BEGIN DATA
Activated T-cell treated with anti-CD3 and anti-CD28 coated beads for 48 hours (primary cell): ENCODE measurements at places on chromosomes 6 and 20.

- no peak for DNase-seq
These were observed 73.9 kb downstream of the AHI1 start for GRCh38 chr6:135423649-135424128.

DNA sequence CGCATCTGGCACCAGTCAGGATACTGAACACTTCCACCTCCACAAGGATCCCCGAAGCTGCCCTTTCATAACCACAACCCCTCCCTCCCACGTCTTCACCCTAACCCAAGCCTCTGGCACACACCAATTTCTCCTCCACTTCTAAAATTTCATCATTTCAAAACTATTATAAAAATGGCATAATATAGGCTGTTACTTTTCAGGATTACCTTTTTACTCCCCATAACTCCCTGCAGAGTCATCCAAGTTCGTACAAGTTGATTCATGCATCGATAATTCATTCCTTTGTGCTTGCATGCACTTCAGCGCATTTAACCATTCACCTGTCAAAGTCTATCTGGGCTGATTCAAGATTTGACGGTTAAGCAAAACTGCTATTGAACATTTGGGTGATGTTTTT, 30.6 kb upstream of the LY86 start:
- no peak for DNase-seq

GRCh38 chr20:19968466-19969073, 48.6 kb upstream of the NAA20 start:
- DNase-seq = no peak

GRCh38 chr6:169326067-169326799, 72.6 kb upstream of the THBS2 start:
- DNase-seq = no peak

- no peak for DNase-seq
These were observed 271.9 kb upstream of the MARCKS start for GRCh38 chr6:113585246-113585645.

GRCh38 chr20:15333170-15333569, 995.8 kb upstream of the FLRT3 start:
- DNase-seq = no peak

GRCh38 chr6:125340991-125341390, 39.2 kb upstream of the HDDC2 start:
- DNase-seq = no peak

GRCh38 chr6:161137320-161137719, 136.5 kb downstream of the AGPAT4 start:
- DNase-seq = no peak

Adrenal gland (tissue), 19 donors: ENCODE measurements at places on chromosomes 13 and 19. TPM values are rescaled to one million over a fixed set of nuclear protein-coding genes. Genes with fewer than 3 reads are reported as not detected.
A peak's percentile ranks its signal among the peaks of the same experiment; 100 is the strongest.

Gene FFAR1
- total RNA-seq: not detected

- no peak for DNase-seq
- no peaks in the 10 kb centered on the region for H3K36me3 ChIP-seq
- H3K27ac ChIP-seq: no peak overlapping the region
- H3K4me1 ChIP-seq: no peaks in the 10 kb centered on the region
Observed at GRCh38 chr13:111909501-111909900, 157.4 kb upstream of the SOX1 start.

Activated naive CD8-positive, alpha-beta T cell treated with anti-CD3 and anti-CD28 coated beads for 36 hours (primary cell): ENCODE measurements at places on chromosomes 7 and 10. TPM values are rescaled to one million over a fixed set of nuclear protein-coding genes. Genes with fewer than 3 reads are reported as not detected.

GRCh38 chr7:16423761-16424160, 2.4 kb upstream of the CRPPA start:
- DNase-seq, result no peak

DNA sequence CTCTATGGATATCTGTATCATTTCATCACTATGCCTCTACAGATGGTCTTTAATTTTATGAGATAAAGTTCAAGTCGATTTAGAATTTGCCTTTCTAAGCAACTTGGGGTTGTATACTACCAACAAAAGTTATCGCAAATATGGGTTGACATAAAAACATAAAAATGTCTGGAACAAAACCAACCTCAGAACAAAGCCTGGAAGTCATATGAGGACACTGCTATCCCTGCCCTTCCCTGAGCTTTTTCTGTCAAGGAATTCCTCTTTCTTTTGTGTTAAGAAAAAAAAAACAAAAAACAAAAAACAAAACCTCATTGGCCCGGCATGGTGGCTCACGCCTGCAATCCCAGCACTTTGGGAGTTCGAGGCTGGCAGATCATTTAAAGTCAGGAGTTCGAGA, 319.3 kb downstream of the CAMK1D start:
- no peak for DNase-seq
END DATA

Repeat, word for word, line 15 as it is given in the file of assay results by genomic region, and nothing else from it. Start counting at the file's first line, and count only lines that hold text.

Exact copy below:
- DNase-seq = no peak